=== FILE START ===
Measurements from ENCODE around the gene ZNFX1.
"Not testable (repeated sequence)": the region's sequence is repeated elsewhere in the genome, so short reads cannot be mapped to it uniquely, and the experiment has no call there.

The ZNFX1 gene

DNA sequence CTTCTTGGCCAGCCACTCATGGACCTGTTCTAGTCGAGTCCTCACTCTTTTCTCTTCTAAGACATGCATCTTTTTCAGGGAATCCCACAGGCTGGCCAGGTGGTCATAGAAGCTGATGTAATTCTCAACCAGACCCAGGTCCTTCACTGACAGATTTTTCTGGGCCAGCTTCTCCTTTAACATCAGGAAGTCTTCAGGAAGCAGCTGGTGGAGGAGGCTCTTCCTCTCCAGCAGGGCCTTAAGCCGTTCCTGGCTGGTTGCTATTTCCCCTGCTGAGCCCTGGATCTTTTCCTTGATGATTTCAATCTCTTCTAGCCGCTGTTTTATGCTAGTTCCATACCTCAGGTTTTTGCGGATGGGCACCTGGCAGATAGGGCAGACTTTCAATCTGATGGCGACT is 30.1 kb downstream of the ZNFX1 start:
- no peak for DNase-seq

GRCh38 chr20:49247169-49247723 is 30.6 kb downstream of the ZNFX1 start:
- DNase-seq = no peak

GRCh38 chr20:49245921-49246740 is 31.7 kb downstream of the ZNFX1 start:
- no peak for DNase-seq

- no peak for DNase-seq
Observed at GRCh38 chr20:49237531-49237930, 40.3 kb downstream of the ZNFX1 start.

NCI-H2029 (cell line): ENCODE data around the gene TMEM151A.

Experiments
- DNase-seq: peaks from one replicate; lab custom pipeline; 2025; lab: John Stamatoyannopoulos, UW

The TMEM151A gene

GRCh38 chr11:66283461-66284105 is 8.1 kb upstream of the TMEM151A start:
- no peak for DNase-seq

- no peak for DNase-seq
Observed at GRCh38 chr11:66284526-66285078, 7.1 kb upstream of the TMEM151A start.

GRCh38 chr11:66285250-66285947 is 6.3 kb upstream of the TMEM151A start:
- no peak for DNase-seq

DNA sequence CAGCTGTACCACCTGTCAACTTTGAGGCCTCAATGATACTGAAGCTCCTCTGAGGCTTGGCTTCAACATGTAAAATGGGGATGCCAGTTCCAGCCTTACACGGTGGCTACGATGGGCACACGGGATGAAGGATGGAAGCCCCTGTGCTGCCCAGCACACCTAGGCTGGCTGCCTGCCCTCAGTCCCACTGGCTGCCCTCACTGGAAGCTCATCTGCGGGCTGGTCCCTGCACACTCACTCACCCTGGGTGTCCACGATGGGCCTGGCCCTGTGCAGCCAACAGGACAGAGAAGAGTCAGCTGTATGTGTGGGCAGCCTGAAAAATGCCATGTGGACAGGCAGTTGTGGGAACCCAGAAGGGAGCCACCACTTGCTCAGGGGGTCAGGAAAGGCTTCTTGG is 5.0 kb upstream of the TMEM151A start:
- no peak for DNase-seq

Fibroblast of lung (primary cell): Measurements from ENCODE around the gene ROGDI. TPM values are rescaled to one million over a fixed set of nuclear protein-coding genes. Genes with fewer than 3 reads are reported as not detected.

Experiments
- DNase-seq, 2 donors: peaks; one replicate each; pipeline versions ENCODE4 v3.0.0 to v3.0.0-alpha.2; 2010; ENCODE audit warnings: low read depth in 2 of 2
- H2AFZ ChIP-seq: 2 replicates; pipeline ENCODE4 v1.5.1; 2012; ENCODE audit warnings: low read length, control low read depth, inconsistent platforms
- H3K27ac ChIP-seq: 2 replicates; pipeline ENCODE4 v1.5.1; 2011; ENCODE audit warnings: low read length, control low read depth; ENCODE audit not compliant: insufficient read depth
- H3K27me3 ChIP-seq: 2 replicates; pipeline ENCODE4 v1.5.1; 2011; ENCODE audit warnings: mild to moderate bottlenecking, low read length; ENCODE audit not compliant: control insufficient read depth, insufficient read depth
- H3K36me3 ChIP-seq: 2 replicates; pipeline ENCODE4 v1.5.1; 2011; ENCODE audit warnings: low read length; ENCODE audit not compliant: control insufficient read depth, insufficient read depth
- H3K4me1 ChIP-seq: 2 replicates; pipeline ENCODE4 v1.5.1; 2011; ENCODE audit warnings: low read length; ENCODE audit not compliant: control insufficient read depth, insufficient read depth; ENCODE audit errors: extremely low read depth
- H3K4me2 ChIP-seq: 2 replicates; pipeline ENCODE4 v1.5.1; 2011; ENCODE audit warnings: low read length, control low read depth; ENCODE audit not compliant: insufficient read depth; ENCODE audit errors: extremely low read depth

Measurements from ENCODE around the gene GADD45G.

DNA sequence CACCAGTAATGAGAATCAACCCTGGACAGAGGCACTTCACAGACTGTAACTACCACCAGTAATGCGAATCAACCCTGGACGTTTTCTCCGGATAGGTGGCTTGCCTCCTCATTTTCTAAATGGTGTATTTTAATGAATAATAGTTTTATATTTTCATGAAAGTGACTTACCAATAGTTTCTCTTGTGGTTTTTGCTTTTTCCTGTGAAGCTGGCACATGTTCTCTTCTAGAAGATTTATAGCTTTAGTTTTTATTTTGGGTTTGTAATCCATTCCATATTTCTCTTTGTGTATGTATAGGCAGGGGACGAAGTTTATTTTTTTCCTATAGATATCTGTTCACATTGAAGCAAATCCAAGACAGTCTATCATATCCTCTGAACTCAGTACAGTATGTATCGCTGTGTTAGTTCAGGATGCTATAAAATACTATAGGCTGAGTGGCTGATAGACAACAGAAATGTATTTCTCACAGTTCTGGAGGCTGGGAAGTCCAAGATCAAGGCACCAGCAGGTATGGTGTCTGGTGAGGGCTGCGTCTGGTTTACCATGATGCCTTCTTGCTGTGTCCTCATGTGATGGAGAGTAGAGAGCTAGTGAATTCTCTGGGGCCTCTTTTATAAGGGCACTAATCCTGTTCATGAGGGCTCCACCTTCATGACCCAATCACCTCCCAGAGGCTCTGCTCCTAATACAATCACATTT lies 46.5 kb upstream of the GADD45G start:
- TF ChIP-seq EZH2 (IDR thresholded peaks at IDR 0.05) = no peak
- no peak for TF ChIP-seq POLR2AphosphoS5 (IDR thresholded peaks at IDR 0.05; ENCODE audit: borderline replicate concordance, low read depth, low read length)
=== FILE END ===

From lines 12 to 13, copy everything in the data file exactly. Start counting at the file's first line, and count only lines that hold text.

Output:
NCI-H2029 (cell line): ENCODE data around the gene TMEM151A.

Experiments